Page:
1970
Ella Grasso the first woman elected State Governor in her own right.


Ella Rosa Giovanna Tambussi (1919-1981) deserves a place in American political history because she was the first woman to be elected governor of any state on her own --that is, not as successor to a husband who had formerly been governor. She was born in Windsor Locks, Connecticut in 1919 to immigrant parents from northern Italy, attended Mount Holyoke for her bachelor's and master's degrees, and married Thomas Grasso, an educator. She became a mother and housewife, while also becoming active in local Democratic Party politics. Ella Grasso was elected to the Connecticut House of Representatives in 1951 and rapidly gained recognition within her party, who rewarded her in 1956 with a seat on the national Democratic Committee that formulated policies for the national ticket. Her next elected office came in 1958 as Connecticut Secretary of State, a post she held for a number of years. In 1970 Grasso was elected to the U.S. House of Representatives –probably the first of her sex and nationality to achieve that rank. Her huge plurality in winning re-election in 1972 instantly propelled her into the front ranks of potential nominees for governor that in fact she became in 1974. An effective and popular legislator, she was elected governor of Connecticut with a plurality of 59% thereby becoming the first woman to win that station without the benefit of following a husband who had formerly held the office. It was a milestone not only for women but also for Italian Americans. Indeed her victory elicited enthusiastic response even in her parent's Italian hometown where Italians celebrated a victory of one of their own to such a high rank of honor.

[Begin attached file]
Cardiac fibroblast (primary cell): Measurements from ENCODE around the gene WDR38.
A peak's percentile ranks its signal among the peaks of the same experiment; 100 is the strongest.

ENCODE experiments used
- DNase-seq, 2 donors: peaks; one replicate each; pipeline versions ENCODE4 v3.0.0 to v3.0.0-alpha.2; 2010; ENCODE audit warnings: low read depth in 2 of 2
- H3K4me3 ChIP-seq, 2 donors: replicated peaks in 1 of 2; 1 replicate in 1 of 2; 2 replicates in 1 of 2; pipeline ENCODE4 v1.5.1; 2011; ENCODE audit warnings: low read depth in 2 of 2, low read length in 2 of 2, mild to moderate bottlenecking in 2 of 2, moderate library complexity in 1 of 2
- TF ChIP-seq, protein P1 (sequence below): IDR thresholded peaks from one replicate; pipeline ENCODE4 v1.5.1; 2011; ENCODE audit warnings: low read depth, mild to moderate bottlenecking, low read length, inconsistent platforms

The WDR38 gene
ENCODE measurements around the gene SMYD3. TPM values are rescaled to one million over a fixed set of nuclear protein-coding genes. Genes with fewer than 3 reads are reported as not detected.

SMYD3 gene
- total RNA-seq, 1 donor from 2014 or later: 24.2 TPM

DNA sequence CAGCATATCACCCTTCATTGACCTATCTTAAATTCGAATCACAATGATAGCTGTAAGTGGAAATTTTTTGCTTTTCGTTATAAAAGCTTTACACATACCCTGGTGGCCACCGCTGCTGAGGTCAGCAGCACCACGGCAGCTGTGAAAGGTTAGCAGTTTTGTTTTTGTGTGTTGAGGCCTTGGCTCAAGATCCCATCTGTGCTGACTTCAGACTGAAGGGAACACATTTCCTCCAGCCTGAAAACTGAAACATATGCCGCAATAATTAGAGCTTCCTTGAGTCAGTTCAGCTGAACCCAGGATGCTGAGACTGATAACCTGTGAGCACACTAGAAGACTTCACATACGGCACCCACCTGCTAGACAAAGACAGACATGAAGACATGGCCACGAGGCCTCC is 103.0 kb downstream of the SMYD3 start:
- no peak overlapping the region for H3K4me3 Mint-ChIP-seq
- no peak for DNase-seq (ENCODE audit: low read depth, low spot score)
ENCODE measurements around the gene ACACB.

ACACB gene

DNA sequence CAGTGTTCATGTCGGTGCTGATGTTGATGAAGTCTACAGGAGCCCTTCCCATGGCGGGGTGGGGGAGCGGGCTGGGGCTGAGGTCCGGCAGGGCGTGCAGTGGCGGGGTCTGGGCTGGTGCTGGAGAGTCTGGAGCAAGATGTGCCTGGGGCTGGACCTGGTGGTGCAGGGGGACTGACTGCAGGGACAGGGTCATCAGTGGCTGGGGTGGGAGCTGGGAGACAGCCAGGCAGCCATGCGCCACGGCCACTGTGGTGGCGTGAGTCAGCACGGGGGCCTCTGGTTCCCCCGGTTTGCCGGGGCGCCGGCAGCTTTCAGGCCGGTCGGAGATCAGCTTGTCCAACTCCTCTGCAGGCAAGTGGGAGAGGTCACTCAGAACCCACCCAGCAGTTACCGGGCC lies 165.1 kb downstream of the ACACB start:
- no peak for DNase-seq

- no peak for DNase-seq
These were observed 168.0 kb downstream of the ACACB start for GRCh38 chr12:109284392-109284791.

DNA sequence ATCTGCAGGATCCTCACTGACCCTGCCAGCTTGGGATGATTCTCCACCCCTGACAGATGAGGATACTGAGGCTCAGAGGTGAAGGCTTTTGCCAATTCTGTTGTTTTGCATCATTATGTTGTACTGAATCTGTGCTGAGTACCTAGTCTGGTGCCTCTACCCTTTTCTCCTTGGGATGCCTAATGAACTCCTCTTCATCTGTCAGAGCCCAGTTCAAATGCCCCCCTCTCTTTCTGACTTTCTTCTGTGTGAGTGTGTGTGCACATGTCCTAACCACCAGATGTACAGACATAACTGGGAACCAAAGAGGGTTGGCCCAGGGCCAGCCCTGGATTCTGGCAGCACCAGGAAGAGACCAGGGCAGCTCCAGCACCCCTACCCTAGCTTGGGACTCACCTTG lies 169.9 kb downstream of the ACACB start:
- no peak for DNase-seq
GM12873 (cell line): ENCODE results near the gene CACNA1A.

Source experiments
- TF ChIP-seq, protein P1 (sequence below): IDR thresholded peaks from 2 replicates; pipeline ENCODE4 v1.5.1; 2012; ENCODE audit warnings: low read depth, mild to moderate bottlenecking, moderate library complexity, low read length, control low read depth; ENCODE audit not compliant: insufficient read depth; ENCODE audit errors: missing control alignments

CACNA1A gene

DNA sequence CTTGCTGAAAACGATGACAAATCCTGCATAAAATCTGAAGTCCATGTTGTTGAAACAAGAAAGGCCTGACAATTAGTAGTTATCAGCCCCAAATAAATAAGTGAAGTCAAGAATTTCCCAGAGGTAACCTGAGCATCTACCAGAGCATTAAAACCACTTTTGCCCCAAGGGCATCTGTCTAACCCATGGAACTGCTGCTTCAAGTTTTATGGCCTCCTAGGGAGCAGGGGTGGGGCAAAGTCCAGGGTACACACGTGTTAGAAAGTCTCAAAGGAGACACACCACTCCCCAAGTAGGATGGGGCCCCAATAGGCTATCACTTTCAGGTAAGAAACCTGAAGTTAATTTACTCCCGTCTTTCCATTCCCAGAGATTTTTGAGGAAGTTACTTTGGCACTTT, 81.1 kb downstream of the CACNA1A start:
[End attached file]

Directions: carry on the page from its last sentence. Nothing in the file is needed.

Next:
Grasso's election as Governor of Connecticut was indeed a tribute to the high regard in which the electorate held her and to the large plurality of Democratic Party voters over Republicans in the state. It may also be attributed to the large Italian American electorate, one that in 1970 was estimated to be one-third of Connecticut's total population and an ethnic group that had long desired to attain the highest rungs of the political ladder. As governor Ella Grasso followed a moderately liberal policy rejecting a state income tax, decreasing the number of state employees, and denying state funds for abortions. She also opposed the Vietnam War. Grasso won reelection in 1978 with another large plurality and was soon rumored to be under consideration as a potential vice presidential nominee of the Democratic Party. However, cancer struck preventing her from completing her second administration and ending her life in 1981. Grasso's victorious race for governor would soon compel other nearby states with large Italian American populations, such as New York that had never elected an Italian American for governor, to ponder that feasibility in their own states.




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